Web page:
According to a story from Japan Today, a recent ruling from a Japanese court has ordered the government of that country to pay damages to the tune of 370 million yen to the families of former Hansen’s disease (more often known as leprosy) patients, who have been historically segregated from the rest of society in sanitoriums. This cruel policy did not end until 1996. This incident as just one of many examples across the world of the extreme social stigma that surrounds this illness despite the fact that it has been completely curable for decades.
About Hansen’s Disease
Hansen’s disease, more widely known as leprosy, is a rare, long term infectious disease. This illness has been known to civilization for thousands of years; this has unfortunately led to the development of deeply rooted cultural stigma against patients with Hansen’s disease, primarily because of an unfounded belief that the disease can spread incredibly easy and because of the disfiguring effects of the disease if it remains untreated. The disease is caused by infection from the bacteria Mycobacterium leprae or Mycobacterium lepromatosis. Symptoms of Hansen’s disease include numb, discolored patches of skin, numbness in the hands and feet, nerve damage, and tissue loss, which can lead to deformations of the hands, feet, and joints. Symptoms may not appear for many years after the person becomes infected. The disease is solely spread through contact with fluid from an infected person. Multidrug therapy can resolve symptoms in most people and relapse is incredibly rare. To learn more about Hansen’s disease, click here.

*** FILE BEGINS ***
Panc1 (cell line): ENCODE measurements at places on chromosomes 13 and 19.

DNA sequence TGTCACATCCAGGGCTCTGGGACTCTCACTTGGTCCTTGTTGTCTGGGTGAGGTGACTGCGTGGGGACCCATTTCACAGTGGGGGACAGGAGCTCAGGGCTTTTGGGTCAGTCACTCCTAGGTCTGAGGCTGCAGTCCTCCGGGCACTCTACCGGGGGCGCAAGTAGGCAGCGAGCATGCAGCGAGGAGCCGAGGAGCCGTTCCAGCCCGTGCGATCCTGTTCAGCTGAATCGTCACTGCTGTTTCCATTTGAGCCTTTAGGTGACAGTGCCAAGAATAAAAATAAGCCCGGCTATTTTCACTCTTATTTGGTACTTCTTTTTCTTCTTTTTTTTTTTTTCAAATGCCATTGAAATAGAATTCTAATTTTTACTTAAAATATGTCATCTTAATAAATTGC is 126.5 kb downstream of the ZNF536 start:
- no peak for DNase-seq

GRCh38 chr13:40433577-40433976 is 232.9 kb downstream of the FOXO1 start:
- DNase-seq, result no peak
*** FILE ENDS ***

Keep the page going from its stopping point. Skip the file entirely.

The Dark History of Stigma
In the 20th century, Japan’s treatment of Hansen’s disease patients was nothing short of outrageous. 12,000 patients were forcibly confined to sanitoriums for the rest of their lives, completely cut off from friends and family. Forced sterilization of patients was common and over a thousand patients still remain cut off from society. The stigma of the disease also spread to the families of patients, who demanded compensation for lives plagued by bullying and discrimination in marriage, jobs, and education.
One woman, 75 year old Nobuko Harada, said that her entire life has been ruined by the disease. Her family nearly became destitute after her father was hauled off to a sanitorium. She was bullied by classmates and her husband became abusive when he learned that her father had Hansen’s disease. The court ruled that Japan’s parliament had committed legislative negligence by ignoring the problem.